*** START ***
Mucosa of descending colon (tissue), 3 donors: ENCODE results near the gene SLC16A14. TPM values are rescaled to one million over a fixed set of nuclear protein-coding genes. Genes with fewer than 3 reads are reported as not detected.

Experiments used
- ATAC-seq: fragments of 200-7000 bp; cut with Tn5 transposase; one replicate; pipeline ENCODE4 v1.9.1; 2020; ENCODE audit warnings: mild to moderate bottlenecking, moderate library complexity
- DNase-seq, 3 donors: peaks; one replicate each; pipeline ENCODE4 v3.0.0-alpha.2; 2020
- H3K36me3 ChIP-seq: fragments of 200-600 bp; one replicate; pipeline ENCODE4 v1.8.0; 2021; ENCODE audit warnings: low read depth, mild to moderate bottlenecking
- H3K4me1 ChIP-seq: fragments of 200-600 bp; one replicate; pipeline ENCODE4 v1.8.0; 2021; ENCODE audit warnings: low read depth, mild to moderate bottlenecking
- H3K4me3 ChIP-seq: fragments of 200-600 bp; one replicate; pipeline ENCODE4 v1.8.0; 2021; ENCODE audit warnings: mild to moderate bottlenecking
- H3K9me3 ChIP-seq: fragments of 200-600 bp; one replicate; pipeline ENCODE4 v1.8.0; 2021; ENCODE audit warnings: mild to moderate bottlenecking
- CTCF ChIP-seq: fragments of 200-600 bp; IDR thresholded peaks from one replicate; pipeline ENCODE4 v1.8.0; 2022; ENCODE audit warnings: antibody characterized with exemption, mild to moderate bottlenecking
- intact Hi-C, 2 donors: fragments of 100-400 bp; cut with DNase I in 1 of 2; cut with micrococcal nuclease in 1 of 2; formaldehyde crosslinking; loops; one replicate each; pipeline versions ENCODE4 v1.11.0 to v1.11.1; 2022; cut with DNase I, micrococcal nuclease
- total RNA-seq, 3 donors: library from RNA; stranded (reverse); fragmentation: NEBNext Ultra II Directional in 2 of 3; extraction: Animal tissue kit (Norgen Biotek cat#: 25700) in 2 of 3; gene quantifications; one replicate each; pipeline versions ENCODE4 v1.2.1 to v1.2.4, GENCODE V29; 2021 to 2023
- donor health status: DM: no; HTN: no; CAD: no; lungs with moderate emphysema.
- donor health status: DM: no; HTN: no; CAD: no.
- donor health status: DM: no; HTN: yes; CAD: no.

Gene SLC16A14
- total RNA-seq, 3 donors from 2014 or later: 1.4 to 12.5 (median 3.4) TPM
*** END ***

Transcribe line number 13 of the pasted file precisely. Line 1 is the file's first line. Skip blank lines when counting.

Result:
- donor health status: DM: no; HTN: no; CAD: no.